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Brian Jarvi’s “African Menagerie” Shows How Fine Art Can Move The Masses

Unprecedented Wildlife Painting—30 Feet Across And Featuring 209 Species— Was Partially Inspired By Thinking About Greater Yellowstone

Brian Jarvi in the studio completing his epic masterwork "African Menagerie: An Inquisition".  Featuring 209 species, it is 30 feet across and rises 1.5 stories.
Brian Jarvi in the studio completing his epic masterwork "African Menagerie: An Inquisition". Featuring 209 species, it is 30 feet across and rises 1.5 stories.
Normally, encounters with fine art are personal affairs. Paintings might hang in museum galleries, attracting long lines of people, but when they stir the soul, they do it one viewer at a time.

Never before had I witnessed a large crowded auditorium erupt spontaneously into a standing ovation with an unveiling of “wildlife art”.

But it happened last weekend in Grand Rapids, Minnesota when artist Brian Jarvi gave more than 700 people a sneak preview of his epic new masterpiece “African Menagerie: In Inquisition.”

I’ve been writing about wildlife art for three decades.  One of the main criticisms, valid in my opinion, is that, yes, the genre has talented painters and sculptors very good at making pretty, superficial portrayals of animals, but so few produce works that force us to think.

“African Menagerie” seizes our attention first with its size and the scale of what it covers. Measuring 30 feet across and climbing at its highest point to 1.5 stories tall—there you see the largely snowless profile of Mount Kilimanjaro—the artwork features 209 African wildlife species converging across seven interlocking panels.

However, the greatest impact is one that transcends physical dimensions. Jarvi’s intent is to engage us with an existential question:  Are 21st century humans doing enough to preserve the richness of biodiversity we now hold in our hands?

While “African Menagerie” is unprecedented as a work of modern wildlife art, it historically follows in the tradition of other narrative paintings that asked important social questions, such as Raphael’s The School of Athens” located in the Vatican and Hieronymus Bosch’s triptych “The Garden of Earthly Delights” in Madrid’s Prado.

“African Menagerie”, too, is a grand narrative painting filled with dozens of coded visual messages. Jarvi’s overarching theme is wildlife conservation and the need for humans to be better stewards, but he isn’t delivering a lecture.
African Menagerie
African Menagerie

From the moment he conceived of African Menagerie years ago, he wanted it to be accompanied by the term “an inquisition”, meaning “a period of prolonged and intensive questioning or investigation.”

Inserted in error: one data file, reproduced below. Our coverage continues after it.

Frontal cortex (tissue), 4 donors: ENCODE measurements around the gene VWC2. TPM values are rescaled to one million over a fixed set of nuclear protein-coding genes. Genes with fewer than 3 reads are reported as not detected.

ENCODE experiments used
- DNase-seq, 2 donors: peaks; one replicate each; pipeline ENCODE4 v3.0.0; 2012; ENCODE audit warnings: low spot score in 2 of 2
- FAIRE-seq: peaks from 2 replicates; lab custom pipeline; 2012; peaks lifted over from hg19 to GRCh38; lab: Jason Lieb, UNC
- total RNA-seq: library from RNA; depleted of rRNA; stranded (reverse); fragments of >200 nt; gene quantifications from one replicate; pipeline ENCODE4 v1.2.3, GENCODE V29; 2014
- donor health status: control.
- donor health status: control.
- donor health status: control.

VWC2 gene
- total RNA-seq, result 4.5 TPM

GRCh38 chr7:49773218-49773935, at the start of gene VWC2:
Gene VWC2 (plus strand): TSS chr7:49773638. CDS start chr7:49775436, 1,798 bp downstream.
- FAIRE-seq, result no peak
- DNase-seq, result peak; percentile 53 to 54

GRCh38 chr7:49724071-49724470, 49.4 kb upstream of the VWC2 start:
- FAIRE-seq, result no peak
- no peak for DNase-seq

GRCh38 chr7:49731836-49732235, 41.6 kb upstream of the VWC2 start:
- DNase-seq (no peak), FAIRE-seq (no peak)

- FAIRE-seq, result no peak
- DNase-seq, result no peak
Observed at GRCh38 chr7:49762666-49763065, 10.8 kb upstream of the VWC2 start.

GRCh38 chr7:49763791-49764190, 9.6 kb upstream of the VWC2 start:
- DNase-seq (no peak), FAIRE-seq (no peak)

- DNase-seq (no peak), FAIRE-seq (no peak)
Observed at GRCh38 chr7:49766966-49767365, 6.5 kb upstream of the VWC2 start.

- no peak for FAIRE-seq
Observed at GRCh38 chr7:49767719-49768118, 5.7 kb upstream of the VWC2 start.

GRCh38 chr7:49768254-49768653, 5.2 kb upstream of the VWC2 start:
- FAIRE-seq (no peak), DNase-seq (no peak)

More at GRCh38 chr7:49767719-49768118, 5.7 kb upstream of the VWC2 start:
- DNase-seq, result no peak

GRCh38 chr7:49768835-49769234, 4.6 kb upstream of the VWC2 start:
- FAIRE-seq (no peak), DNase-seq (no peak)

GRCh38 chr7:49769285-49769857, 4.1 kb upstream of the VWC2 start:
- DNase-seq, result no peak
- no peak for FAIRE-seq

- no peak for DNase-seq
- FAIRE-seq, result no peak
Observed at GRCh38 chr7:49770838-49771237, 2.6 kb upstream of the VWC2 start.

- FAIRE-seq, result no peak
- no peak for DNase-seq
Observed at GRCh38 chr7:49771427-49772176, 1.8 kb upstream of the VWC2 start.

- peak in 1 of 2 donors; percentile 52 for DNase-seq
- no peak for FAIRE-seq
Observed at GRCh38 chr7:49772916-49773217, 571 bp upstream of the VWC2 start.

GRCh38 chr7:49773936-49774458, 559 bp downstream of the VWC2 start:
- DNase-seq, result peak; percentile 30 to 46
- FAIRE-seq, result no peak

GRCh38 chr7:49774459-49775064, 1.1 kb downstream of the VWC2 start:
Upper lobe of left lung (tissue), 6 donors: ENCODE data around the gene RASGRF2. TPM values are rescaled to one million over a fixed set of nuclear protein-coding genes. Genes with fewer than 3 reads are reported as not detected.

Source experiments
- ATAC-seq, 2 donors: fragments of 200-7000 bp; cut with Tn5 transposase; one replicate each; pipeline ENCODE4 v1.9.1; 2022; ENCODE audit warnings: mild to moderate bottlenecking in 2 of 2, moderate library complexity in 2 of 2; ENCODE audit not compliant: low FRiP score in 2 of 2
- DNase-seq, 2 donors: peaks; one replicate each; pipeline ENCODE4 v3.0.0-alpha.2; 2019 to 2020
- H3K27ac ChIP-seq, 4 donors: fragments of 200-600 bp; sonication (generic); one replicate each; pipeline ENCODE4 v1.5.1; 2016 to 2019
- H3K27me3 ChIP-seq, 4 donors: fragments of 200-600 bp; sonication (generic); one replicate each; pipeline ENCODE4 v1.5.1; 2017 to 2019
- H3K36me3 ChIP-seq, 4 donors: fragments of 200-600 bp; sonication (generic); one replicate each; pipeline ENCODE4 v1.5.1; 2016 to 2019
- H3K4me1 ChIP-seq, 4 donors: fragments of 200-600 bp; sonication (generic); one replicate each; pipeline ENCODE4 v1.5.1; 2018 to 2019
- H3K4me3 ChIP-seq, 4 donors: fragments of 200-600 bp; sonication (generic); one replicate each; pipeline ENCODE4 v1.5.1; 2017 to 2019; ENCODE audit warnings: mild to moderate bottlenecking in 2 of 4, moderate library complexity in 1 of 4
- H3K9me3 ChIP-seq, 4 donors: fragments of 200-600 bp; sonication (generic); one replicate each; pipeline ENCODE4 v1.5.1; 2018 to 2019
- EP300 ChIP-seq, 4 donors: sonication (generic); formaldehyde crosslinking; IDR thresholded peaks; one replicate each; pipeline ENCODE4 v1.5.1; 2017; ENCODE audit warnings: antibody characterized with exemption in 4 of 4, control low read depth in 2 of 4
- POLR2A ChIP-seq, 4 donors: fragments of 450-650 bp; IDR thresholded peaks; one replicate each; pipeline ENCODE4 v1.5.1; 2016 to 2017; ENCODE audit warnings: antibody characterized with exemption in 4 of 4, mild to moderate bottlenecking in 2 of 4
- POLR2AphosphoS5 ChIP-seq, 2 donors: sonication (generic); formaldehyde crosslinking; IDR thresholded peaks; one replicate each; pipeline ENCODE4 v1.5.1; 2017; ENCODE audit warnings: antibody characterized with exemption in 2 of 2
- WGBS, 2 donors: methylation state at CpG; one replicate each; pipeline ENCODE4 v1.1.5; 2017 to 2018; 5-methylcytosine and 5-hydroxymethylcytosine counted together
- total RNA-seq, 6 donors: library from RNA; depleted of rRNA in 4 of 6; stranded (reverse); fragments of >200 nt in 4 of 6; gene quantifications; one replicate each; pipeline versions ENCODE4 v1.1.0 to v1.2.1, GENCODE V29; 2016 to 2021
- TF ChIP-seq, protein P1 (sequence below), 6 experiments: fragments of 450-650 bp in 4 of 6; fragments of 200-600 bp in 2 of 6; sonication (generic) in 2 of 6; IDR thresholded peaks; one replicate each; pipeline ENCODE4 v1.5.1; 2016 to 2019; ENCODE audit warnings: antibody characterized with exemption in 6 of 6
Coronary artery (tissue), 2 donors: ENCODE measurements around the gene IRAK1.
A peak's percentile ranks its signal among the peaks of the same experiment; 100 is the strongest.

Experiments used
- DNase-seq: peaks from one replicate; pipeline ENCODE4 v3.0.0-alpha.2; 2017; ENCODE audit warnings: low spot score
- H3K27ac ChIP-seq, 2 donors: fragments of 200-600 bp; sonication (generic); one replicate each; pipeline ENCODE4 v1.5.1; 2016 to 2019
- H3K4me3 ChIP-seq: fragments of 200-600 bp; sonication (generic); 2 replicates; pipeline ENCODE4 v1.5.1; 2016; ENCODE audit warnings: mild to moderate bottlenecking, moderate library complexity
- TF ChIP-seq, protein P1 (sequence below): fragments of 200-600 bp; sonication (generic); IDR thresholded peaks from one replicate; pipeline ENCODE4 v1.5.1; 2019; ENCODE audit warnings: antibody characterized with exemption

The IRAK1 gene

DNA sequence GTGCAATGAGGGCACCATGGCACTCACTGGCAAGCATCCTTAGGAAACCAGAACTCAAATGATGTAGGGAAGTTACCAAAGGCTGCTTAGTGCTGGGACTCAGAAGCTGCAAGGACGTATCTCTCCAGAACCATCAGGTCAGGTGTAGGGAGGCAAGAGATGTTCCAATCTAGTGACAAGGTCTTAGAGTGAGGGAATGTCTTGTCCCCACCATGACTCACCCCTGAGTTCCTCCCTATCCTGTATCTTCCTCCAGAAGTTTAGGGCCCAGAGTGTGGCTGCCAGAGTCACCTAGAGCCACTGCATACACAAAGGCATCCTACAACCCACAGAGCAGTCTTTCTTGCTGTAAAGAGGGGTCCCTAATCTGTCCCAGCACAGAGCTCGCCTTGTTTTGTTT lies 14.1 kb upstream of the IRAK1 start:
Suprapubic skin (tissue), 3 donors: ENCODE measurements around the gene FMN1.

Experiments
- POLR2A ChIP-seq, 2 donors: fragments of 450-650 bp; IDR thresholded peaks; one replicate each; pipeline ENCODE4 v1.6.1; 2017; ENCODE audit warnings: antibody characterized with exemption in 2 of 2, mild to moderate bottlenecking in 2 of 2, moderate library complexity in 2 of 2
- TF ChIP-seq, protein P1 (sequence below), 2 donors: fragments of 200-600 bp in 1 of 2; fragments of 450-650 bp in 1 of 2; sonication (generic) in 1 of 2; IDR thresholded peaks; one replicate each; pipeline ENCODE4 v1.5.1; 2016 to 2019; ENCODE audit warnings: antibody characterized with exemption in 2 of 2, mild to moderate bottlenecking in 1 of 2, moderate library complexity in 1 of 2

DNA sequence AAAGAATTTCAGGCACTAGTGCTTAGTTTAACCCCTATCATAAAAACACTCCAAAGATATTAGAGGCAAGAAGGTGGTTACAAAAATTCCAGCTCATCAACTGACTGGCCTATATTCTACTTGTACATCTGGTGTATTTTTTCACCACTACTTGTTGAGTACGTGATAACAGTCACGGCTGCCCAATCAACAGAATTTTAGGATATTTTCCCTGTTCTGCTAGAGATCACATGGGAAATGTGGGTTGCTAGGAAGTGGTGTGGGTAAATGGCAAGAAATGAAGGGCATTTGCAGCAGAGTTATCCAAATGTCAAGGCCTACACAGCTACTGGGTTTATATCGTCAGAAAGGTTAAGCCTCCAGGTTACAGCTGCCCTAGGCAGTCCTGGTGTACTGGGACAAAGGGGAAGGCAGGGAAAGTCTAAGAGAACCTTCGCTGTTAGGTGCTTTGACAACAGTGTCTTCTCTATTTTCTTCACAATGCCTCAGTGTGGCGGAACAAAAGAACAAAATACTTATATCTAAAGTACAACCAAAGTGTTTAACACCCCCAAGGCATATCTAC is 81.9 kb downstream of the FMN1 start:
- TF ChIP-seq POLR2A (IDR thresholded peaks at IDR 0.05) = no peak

Known for his dramatic predator and prey scenes, Jarvi has been to Africa a dozen times on research trips yet part of his inspiration, he admits, came from visits made to Greater Yellowstone. 

Our region has an impressive abundance of species large and small, but whether here or halfway around the world, he’s not convinced we spend enough time reflecting on nature’s interconnections and, most importantly, how ecosystems are unraveling.

“I wanted to attempt a composition that had never been done before; that would bring the viewer inside a panorama where you can let your own imagination be your guide—to reflect and observe and feel the same sense of humility and reverence that I do,” he says. “I wanted viewers to be able to see something new with every viewing and to let beauty open our minds to a new level of awareness.”

Cleverly, Jarvi draws us in by using the patterns, shapes and outlines of iconic species we instantly recognize—elephant, mountain gorilla, zebra, giraffe, Cape Buffalo, chimpanzee and two species of rhino (one of which is now extinct in the wild).  From there our eyes float between dozens upon dozens of others, many of them imperiled. Not only does the colorful massing inspire awe but it makes clear the magnitude of what’s at stake.

 “In other words, It is my hope viewers will open their minds to considering other creatures that are just as important in the big picture but often overlooked,” he says. “Seeing them represented in the larger kingdom of nature and then asking the viewer to wonder what would be missing were they removed from existence?”
A crowd lines up to view Brian Jarvi's epic "African Menagerie" at its recent unveiling. Photo by Steven "Tigg" Tiggemann
A crowd lines up to view Brian Jarvi's epic "African Menagerie" at its recent unveiling. Photo by Steven "Tigg" Tiggemann
The animals form a confluence around a figure that Jarvi has dubbed “omega-man” but this is not a meeting based upon reverence for Homo sapiens; instead it represents a moment in which wildlife demands that humankind explain its actions.

“By the decisions we are making and the causes we support, we’re creating a world where many of the subjects in “African Menagerie” might not be around in another 50 years,” Jarvi says. “I wanted to give these animals a voice and help elevate awareness about the threats to their survival but do it in a way that comes across, foremost, as a celebration. The challenges facing Africa are a symbol for the world.”
Todd Wilkinson
About Todd Wilkinson

Todd Wilkinson, founder of Mountain Journal,  is author of the  book Ripple Effects: How to Save Yellowstone and American's Most Iconic Wildlife Ecosystem.  Wilkinson has been writing about Greater Yellowstone for 35 years and is a correspondent to publications ranging from National Geographic to The Guardian. He is author of several books on topics as diverse as scientific whistleblowers and Ted Turner, and a book about the harrowing story of Jackson Hole grizzly mother 399, the most famous bear in the world which features photographs by Thomas Mangelsen. For more information on Wilkinson, click here. (Photo by David J Swift).
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